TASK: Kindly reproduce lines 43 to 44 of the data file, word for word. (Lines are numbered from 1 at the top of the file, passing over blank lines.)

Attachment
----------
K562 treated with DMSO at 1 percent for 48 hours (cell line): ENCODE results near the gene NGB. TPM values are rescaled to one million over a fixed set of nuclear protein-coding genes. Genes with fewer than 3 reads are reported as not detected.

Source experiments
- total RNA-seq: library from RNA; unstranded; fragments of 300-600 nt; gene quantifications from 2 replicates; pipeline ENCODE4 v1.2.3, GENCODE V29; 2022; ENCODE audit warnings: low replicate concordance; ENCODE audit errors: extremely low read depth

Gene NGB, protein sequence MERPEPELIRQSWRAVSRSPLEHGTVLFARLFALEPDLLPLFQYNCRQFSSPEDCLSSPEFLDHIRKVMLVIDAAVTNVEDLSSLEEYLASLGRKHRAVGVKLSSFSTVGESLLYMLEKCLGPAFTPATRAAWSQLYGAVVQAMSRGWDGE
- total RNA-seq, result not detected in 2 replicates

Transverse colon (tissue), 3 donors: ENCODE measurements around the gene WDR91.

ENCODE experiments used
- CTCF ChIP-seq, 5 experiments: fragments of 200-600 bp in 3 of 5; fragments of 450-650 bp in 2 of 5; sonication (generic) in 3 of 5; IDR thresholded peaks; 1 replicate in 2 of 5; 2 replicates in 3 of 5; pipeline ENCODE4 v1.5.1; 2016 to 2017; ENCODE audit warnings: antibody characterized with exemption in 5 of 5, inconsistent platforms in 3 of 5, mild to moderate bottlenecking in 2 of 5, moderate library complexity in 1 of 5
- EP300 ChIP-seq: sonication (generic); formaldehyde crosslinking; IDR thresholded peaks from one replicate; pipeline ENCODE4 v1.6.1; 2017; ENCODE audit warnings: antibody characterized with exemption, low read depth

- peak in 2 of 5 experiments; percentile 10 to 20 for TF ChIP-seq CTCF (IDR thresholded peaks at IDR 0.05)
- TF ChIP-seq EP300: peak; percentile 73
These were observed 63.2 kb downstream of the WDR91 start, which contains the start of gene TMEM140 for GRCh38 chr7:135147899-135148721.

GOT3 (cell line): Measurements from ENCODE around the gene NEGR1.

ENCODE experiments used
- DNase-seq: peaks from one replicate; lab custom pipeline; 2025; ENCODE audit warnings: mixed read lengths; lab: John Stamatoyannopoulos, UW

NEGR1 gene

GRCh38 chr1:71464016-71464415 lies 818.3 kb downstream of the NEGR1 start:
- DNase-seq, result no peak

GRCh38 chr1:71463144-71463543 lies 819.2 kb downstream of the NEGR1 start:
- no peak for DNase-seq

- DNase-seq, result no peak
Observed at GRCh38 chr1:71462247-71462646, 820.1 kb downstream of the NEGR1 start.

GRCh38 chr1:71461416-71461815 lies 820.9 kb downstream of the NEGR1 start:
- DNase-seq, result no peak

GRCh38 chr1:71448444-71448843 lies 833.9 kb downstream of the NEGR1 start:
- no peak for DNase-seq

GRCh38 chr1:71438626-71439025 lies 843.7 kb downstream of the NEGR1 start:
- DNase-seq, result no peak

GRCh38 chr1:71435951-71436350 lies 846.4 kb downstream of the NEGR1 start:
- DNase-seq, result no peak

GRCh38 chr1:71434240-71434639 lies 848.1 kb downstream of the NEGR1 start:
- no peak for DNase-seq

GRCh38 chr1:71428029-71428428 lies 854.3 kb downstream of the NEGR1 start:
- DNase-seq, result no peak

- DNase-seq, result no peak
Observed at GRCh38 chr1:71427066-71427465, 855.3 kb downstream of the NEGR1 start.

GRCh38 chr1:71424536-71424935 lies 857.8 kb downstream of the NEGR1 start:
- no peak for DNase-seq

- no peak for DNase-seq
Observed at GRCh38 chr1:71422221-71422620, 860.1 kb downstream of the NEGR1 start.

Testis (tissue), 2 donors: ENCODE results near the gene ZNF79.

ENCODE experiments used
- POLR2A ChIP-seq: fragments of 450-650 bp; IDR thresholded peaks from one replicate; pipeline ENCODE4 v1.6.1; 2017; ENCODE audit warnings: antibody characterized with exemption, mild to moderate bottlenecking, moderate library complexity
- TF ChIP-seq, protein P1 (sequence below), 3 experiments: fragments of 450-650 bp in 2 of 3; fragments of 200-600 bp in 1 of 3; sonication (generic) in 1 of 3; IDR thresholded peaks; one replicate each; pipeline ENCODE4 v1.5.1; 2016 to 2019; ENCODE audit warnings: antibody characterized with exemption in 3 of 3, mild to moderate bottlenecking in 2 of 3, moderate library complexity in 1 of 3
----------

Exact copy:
- POLR2A ChIP-seq: fragments of 450-650 bp; IDR thresholded peaks from one replicate; pipeline ENCODE4 v1.6.1; 2017; ENCODE audit warnings: antibody characterized with exemption, mild to moderate bottlenecking, moderate library complexity
- TF ChIP-seq, protein P1 (sequence below), 3 experiments: fragments of 450-650 bp in 2 of 3; fragments of 200-600 bp in 1 of 3; sonication (generic) in 1 of 3; IDR thresholded peaks; one replicate each; pipeline ENCODE4 v1.5.1; 2016 to 2019; ENCODE audit warnings: antibody characterized with exemption in 3 of 3, mild to moderate bottlenecking in 2 of 3, moderate library complexity in 1 of 3